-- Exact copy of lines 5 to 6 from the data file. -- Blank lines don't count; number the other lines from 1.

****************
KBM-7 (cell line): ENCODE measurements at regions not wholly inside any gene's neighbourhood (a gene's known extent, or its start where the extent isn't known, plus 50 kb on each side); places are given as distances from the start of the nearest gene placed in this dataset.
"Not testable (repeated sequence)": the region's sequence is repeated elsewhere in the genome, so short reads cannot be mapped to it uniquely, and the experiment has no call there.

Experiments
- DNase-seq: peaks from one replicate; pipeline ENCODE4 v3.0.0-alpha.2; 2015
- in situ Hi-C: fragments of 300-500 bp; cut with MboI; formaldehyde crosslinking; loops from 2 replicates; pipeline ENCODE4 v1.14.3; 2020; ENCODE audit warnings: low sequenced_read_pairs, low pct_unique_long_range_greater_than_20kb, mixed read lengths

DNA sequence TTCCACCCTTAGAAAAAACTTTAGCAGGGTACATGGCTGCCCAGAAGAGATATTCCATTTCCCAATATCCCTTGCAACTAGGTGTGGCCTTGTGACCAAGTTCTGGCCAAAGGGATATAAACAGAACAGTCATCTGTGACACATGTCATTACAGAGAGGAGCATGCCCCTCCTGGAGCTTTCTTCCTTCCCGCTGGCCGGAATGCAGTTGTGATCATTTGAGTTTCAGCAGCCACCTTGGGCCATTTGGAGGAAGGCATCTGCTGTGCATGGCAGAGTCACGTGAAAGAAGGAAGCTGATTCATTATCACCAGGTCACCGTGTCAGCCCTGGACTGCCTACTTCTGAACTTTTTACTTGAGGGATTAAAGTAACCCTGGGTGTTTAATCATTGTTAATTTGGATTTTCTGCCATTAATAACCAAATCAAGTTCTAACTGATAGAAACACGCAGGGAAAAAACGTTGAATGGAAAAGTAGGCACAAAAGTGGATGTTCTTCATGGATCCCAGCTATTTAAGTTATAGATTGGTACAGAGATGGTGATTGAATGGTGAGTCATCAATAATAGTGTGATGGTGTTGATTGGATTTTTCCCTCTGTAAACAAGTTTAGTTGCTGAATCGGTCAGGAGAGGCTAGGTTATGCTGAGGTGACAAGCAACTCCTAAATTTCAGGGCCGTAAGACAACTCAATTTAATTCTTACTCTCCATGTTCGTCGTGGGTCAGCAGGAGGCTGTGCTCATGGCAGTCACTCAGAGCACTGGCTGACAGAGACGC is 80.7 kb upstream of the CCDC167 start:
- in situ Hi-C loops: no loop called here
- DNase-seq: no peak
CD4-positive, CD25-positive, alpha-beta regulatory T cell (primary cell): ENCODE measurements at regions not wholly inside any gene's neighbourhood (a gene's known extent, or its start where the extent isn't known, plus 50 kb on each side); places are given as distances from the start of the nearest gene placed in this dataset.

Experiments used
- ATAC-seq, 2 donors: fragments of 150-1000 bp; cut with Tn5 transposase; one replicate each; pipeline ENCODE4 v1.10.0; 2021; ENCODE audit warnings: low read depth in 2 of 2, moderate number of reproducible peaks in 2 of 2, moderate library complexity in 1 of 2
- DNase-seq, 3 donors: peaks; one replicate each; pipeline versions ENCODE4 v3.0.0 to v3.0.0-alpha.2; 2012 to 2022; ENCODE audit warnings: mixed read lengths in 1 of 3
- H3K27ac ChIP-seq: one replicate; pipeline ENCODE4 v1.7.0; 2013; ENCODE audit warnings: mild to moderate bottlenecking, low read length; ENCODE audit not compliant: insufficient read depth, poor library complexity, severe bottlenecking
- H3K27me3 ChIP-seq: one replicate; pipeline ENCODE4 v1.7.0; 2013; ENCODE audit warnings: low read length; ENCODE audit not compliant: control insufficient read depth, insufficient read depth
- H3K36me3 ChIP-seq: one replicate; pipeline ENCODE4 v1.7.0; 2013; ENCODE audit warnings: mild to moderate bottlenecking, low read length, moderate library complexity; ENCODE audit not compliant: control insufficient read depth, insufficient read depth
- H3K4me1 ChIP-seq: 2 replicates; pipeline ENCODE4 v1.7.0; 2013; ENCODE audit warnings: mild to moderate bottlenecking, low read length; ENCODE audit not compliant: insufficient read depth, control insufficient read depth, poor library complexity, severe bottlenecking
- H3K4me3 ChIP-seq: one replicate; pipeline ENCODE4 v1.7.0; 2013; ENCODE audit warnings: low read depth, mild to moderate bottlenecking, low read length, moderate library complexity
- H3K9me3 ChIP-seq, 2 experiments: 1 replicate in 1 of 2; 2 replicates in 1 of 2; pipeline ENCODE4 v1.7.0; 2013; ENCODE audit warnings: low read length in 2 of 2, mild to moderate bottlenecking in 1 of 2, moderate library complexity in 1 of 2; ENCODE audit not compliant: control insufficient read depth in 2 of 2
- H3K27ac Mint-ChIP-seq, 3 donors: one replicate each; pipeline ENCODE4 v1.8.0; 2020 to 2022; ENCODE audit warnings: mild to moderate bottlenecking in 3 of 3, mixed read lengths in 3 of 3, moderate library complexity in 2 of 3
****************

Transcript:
- in situ Hi-C: fragments of 300-500 bp; cut with MboI; formaldehyde crosslinking; loops from 2 replicates; pipeline ENCODE4 v1.14.3; 2020; ENCODE audit warnings: low sequenced_read_pairs, low pct_unique_long_range_greater_than_20kb, mixed read lengths

DNA sequence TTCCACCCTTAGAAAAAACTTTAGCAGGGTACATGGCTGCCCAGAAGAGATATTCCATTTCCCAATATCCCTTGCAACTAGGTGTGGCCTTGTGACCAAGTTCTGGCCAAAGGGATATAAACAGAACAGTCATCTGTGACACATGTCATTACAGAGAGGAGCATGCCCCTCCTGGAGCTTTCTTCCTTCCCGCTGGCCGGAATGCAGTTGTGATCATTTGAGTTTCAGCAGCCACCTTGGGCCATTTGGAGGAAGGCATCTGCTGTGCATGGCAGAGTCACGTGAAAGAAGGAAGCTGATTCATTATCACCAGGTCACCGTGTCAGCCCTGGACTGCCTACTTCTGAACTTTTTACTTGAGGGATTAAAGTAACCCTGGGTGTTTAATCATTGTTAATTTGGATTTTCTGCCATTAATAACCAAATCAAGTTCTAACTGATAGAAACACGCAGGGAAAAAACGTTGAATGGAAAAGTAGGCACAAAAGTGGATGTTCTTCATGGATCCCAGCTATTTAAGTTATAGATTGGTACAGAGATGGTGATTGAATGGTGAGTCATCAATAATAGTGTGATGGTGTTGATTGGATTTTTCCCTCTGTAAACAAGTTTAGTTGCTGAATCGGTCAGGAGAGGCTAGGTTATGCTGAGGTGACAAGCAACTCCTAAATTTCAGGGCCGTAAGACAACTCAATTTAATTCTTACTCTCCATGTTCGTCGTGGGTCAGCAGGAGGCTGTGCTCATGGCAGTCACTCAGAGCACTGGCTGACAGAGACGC is 80.7 kb upstream of the CCDC167 start: